Endocrine-Disrupting Chemicals: An Endocrine Society Scientific Statement, 2009
As discussed below, development of vaginal adenocarcinoma in women exposed fetally to DES and the association of carcinoma in situ in the fetal testis with the development of testicular cancer in adulthood (see Testicular dysgenesis syndrome: possible role of endocrine disrupters, 2006, and Pathways of endocrine disruption during male sexual differentiation and masculinization, 2006) are examples of links between the fetal environment and the occurrence of adult disease.
In the male, cryptorchidism, hypospadias, oligospermia, and testicular cancer have been proposed to be linked as the testicular dysgenesis syndrome (TDS) arising from disturbed prenatal testicular development. Such links are important because they could mean that several disorders occur at different periods throughout life in a single individual as a result of exposure to a given EDC (or mixture) at a particular period.
Testicular Dysgenesis Syndrome TDS
Skakkebaek et al. hypothesized that diminished semen quality, TGCC, and male urogenital tract anomalies may share a common causal pathway. They defined this triad as the TDS. The hypothesis invokes a common pathway by which EDCs, and other environmental chemicals and genetic factors, may lead to abnormal development of the fetal testis, producing testicular dysgenesis that can manifest as an increased risk of urogenital abnormalities in newborn males, as well as altered semen quality and TGCC in young men. As a cautionary note, the manifestations (or symptoms) of TDS have other causes apart from testicular dysgenesis.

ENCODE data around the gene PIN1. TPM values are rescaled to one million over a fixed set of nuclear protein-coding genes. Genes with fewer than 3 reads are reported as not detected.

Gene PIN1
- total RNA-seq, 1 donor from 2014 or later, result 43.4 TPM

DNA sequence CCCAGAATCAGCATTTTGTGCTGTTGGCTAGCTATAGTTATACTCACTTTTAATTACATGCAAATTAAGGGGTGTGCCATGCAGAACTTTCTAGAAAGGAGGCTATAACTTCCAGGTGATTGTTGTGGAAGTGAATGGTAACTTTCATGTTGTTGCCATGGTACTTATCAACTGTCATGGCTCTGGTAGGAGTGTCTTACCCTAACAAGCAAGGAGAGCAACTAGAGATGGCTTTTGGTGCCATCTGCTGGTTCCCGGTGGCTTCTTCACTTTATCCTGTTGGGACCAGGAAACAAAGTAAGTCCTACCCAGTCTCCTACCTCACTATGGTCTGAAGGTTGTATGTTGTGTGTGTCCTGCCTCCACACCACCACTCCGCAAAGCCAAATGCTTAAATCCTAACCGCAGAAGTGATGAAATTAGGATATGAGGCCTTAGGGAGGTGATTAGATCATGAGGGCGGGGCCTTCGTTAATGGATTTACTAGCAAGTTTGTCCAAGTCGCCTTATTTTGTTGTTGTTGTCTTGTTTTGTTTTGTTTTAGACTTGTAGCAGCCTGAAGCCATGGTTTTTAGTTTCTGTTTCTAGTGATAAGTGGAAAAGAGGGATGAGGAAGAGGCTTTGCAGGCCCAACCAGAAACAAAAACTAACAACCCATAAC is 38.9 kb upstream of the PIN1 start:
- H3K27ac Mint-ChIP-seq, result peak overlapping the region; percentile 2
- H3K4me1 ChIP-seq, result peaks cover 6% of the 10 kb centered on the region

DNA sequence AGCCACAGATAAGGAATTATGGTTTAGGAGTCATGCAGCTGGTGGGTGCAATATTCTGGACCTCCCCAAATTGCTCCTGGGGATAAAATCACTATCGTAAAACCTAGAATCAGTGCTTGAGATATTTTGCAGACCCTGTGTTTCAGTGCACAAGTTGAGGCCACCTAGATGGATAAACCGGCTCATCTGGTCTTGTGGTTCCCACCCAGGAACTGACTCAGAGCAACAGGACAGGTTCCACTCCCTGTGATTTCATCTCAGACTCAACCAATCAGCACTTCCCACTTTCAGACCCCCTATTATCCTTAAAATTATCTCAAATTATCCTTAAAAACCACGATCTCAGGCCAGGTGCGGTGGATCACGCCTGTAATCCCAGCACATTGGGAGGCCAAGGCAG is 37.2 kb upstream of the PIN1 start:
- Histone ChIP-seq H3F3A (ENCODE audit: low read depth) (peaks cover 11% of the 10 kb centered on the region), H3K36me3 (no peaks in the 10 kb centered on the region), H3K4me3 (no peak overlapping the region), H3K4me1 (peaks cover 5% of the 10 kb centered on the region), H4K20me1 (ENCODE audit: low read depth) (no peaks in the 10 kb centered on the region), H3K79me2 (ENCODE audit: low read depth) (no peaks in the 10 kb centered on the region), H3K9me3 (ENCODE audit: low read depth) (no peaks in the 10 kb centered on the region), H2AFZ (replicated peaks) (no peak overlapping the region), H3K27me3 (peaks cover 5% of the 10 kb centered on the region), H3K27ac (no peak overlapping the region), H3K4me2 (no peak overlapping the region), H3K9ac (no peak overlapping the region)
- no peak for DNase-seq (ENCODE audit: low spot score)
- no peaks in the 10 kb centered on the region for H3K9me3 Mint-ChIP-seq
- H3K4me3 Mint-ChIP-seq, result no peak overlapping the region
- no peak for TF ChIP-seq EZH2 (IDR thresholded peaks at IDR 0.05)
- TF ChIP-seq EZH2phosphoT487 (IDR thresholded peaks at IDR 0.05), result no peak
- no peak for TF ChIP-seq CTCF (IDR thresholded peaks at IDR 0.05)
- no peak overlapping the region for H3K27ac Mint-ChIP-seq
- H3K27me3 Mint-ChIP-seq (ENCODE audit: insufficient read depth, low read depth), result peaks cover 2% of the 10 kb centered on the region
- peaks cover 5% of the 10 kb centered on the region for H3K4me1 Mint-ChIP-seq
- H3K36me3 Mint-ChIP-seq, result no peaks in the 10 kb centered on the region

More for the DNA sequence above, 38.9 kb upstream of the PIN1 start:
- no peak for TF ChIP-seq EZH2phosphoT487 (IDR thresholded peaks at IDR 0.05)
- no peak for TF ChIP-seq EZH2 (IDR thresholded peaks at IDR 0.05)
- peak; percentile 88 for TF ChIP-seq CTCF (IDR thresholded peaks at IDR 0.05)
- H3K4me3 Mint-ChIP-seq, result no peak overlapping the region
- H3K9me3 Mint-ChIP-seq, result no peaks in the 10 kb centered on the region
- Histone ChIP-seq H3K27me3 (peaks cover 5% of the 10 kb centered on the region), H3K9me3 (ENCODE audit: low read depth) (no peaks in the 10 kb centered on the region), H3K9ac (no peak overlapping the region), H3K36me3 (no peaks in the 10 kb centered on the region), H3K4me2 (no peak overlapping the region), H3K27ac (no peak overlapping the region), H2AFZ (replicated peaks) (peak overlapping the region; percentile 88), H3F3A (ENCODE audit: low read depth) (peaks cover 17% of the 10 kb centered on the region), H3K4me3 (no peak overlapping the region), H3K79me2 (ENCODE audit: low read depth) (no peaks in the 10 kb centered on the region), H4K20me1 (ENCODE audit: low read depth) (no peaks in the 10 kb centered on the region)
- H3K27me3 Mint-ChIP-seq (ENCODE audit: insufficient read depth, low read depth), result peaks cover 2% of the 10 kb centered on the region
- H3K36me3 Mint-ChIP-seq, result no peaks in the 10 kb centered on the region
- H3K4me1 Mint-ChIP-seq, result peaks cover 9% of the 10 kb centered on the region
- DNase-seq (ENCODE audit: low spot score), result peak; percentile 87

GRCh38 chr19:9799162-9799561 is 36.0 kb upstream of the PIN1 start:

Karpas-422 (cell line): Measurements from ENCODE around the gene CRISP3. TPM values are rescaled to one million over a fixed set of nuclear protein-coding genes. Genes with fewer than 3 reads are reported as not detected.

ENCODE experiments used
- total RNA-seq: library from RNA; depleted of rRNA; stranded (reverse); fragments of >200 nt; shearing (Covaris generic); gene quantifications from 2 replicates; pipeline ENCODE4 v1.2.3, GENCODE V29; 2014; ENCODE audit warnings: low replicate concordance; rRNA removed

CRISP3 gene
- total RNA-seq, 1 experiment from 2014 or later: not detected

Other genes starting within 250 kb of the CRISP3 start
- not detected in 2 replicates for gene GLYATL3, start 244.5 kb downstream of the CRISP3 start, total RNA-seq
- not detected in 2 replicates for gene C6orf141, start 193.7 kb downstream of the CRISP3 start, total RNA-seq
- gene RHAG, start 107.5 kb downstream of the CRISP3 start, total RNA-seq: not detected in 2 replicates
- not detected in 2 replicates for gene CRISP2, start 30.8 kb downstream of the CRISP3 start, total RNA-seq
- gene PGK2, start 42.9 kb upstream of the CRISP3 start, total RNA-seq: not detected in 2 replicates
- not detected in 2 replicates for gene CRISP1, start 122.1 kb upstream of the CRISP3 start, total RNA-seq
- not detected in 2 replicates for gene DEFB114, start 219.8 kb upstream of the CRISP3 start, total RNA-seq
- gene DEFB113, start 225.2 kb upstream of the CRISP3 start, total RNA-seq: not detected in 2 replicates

It is hypothesized that TDS is due to prenatal Leydig and Sertoli cell dysfunction with secondary androgen insufficiency and impaired germ cell development. This should not be confused with the clinical diagnosis of dysgenetic testes, which is associated with genital ambiguity and a high risk of testicular malignancy. The existence of TDS as a distinct clinical entity and of possible associations with EDCs is an area of active research
Testicular Germ Cell Cancer TGCC
The earliest suggestion of epidemiological evidence related to prenatal estrogen exposure and increased risk of TGCC came from a (DES) study in 1979. However, other studies have not consistently confirmed these earlier results.
- Full study (free access) : Endocrine-Disrupting Chemicals: An Endocrine Society Scientific Statement, Endocrine Reviews, PMC2726844, 2009 June.
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